Andrew Cheon and Johannes Urpelainen argue that the supporters of environmental policy should be most influential in the absence of opposition, while the opposition’s importance is maximized when the supporter coalition is strong. They find that empirical studies focusing on a given interest group may overstate or understate its importance unless they take into account the competitive nature of interest group politics.
With 450,000 people employed and an annual turnover of €45 billion, the renewables producers today are a powerful lobby group. In Europe, the renewables advocacy coalition has played an integral role in shaping national and regional decisions concerning renewables deployment. In addition to the well-known cases of Germany and Denmark, the renewables advocacy coalition flexed its muscles in the adoption of the European climate and energy package in December 2008, a Union-wide legislation mandating that one-fifth of all energy consumption be produced using renewables by the year 2020.
On the other hand, heavy industries have particularly strong incentives to oppose policies that support renewables, because heavy industries’ profitability depends on inexpensive electricity. The EU employer organization, BusinessEurope, emphasized that while industries are “supportive of a general increase in the use of renewable energy … meeting this binding target must not threaten an energy supply at competitive prices.” According to elite interviews conducted by Jorgen Wettestad, heavy industry has been politically active and effective in climate and energy policy, both on the national level – especially in Finland, France, Germany, the Netherlands and the United Kingdom – and vis-á-vis the European Commission.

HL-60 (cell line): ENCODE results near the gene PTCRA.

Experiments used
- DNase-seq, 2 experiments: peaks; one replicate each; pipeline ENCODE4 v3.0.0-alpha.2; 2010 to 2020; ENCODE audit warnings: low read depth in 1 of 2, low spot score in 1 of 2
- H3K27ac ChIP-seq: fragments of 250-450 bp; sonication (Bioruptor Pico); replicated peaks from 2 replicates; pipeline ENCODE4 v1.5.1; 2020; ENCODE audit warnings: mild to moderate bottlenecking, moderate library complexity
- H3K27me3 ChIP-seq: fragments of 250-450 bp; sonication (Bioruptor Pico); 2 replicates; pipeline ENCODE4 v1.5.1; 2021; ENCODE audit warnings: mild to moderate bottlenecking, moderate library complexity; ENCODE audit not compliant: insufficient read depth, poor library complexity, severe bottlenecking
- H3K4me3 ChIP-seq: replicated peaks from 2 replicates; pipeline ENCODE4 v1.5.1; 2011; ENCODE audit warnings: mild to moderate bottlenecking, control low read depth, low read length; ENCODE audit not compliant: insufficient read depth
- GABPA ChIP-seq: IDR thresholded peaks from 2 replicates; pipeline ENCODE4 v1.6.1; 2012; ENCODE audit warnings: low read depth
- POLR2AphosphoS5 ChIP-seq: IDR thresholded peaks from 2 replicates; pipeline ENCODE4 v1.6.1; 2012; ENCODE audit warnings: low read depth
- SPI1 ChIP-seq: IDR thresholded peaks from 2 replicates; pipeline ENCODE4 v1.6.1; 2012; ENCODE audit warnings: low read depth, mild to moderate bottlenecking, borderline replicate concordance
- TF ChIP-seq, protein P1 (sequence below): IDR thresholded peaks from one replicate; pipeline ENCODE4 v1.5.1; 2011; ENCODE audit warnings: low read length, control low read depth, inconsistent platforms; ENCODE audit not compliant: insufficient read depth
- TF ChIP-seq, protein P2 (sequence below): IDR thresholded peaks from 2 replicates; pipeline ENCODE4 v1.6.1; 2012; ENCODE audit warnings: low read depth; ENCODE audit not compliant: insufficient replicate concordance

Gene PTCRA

In our Political Studies article published this year, we argued that the supporters of environmental policy should be most influential in the absence of opposition, while the opposition’s importance is maximized when the supporter coalition is strong. We tested the argument against data on renewable electricity generation in nineteen OECD countries, 1989–2007. We focussed on industrialized democracies because their renewable energy sectors have grown much faster than those in developing countries, and we began in 1989 because prior to that date the price of renewable electricity was too high for most commercial applications.
Using detailed sectoral data on energy-intensive manufacturing industries to measure opposition to policies that promote renewable electricity generation, we found that the growing political clout of renewable electricity producers only maps on to increased future generation if the industry coalition is not too powerful. Similarly, the industry coalition only reduces growth in generation if the renewable electricity producers are powerful enough so that counter-mobilization is necessary in the first place.
Most other control variables exerted only weak influence on outcomes. Neither renewable technology innovation nor the standard economic controls, including international oil prices, had a consistent or substantively large effect on the outcome. Kyoto ratification, EU membership and green party vote share do not appear to have clear effects on renewable electricity generation. An interesting exception is domestic non-renewables energy production. This finding might suggest that domestic energy producers use their political clout to secure subsidies for renewables from the government.
Though we did not find evidence for the independent effect of partisanship on renewable energy growth, analysing split samples suggested that the countervailing effects have occurred under left-wing governments. Left-wing governments seemed to be more sensitive to competitive lobbying in environmental policy than right-wing governments, perhaps due to their greater willingness to expend public resources for environmental purposes.